Genetics Detective Work Key to Difficult NICU Conversations
Joseph R.Hageman, MD, FAAP, NeoReviews Editorial Board
“First, figure out what syndrome this baby has, and THEN call the geneticist!”
I have always tried to teach medical students and residents this approach. When you
are in the delivery room, newborn nursery, or neonatal intensive care unit (NICU),
and you are evaluating a dysmorphic newborn, commit to doing your best to identify
the syndrome – before the genetics team weighs in.
When you see an anomaly in a newborn, be suspicious and look for other anomalies.
In the late 1970s and early 1980s, before there was fetal ultrasonography, fetal magnetic
resonance imaging, chorionic villus sampling, or amniocentesis, I had the opportunity
on multiple occasions to begin the evaluation of a dysmorphic newborn in the delivery
room. As a pediatrician/neonatologist, I think you are also an amateur geneticist/dysmorphologist.
Honestly, when Drs. Kshama Shah and Alison DeRemigis expressed interest in writing
a paper about X chromosomal disorders (3), I thought I could help as an amateur dysmorphologist!
I reviewed their early drafts and thought they did an excellent job of educating our
clinical neonatologist audience. We then thought that Dr. Darrel Waggoner, our geneticist
at University of Chicago, should review the paper to provide his expertise. He suggested
that we should provide more specifics about the X chromosome – how it is inactivated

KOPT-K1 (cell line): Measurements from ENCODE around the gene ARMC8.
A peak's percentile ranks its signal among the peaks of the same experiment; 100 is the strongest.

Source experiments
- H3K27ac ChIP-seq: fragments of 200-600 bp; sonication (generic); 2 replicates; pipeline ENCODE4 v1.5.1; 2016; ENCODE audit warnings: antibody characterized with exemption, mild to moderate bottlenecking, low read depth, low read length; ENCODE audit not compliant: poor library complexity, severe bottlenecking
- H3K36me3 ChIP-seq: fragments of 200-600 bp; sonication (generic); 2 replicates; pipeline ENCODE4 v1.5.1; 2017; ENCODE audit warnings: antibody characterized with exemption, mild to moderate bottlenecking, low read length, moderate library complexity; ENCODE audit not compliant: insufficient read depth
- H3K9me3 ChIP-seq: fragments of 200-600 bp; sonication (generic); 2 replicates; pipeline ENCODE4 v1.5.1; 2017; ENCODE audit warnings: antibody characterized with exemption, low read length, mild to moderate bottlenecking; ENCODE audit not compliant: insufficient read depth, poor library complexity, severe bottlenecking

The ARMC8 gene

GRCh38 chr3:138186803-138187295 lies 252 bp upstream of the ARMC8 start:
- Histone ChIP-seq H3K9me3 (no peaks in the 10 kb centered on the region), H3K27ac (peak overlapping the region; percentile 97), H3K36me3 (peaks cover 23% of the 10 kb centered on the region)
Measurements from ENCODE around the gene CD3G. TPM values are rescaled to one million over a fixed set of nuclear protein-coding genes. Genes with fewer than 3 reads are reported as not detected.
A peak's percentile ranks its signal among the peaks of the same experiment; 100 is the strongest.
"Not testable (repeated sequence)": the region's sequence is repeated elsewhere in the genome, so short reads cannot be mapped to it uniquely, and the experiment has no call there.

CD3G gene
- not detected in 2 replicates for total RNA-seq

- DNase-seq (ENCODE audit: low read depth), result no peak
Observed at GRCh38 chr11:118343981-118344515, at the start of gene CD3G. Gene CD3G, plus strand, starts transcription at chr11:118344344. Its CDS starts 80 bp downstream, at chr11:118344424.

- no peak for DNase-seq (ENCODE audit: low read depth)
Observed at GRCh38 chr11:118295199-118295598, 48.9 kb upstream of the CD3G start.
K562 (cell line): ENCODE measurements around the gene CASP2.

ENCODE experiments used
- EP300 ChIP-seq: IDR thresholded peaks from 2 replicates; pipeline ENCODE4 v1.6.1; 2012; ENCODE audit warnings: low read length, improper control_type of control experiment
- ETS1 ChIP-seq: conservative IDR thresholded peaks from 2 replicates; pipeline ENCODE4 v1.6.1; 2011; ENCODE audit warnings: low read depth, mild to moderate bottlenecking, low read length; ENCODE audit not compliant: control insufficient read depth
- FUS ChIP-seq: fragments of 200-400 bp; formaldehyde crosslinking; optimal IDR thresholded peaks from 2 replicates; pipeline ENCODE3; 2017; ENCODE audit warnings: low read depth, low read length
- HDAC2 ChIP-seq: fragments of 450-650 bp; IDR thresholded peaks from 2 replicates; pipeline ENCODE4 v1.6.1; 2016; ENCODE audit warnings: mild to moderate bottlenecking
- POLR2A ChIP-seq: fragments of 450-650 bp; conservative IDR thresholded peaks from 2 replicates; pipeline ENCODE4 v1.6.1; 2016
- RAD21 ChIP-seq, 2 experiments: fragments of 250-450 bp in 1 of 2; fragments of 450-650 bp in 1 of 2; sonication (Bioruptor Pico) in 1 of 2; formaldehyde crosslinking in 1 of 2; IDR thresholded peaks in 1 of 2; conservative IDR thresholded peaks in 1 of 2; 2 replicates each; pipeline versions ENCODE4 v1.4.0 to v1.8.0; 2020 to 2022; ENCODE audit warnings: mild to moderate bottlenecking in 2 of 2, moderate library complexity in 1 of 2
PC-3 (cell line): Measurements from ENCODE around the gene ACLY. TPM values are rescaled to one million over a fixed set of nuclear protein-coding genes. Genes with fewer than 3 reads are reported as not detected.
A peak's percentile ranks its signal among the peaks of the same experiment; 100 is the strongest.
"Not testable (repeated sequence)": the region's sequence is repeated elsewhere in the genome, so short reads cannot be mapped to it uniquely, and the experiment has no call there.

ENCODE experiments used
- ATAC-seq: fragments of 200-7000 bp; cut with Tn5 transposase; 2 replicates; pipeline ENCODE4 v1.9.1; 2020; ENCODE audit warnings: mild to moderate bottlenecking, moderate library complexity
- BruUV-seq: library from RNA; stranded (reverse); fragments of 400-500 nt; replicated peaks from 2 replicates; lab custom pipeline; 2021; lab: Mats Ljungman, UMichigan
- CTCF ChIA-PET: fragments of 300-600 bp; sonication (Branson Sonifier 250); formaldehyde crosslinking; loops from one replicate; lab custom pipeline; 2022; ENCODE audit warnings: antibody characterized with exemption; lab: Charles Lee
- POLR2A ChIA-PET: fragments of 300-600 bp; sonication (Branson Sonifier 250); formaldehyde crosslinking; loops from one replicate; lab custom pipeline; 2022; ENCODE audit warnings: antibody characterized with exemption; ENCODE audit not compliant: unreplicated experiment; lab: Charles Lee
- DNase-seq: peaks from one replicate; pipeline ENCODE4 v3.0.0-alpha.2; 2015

and the effect of these changes on the phenotypes of the X chromosomal disorders.
And I have to admit, it has taken me rereading our paper with the help of Dr. Sudhir
Sriram, who is a neonatologist who knows much more about genetics and dysmorphology,
to refine this paper and make it more understandable and clinically relevant to our
As we have stated in the paper’s introduction, the neonatologist often is the first clinician to explain the specifics of a syndrome
to parents of a dysmorphic infant. Thus, it is important for neonatologists to be
knowledgeable about genetic syndromes.
There are also clinically useful websites including http://www.omim.org/. Frequently, it takes me a number of times returning to the bedside with my resources
to try to identify the infant’s syndrome.
And please remember to review the prenatal course (Did the baby’s mother have an amniocentesis?
Did the quadruple screen reveal any abnormality? What about the fetal ultrasound?
What is the ethnicity? What about the prenatal lab results?) to make certain that
you have all of the pieces of the puzzle. It’s important to perform a thorough physical
examination, which may require repetition after you have reviewed your available resources.
After you have gathered all of your information and reviewed it with your colleagues,
you can call your geneticist and proudly reveal your diagnosis.
Then, when the geneticist comes to examine your patient and says, “Joe, did you notice
this clinodactyly, single-flexion crease, short stubby fingers, etc.,” that you had
not noticed, you can take a deep breath, learn how much more the specialist has observed
… and remind yourself why you still need to call your genetics consultant in these